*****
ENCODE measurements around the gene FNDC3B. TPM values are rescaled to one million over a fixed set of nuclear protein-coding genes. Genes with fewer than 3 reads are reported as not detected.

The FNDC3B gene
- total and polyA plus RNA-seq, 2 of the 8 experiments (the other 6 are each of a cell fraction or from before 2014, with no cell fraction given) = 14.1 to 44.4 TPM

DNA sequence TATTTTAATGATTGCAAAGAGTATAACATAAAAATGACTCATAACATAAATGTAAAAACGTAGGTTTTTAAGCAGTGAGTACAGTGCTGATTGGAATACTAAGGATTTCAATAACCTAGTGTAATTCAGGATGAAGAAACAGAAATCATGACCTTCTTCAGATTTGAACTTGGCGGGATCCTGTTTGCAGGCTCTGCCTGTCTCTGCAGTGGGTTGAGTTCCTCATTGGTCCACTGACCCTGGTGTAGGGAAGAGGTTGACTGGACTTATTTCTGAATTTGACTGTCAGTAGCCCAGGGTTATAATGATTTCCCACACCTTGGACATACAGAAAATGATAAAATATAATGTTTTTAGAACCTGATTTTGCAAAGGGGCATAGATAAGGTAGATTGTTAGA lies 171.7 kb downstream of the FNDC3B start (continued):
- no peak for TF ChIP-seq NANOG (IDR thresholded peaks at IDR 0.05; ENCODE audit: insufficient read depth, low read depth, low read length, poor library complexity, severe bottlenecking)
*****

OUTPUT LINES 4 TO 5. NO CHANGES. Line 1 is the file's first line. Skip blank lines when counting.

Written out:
DNA sequence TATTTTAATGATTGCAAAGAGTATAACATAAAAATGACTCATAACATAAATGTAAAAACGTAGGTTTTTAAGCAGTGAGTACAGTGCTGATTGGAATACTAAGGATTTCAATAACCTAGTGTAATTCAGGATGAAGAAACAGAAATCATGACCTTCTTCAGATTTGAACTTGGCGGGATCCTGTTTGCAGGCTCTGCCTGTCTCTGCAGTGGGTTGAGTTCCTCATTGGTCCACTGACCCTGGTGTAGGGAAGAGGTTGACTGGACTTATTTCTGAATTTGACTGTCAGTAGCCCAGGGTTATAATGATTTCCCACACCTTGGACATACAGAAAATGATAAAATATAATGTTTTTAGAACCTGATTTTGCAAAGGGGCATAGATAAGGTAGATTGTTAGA lies 171.7 kb downstream of the FNDC3B start (continued):
- no peak for TF ChIP-seq NANOG (IDR thresholded peaks at IDR 0.05; ENCODE audit: insufficient read depth, low read depth, low read length, poor library complexity, severe bottlenecking)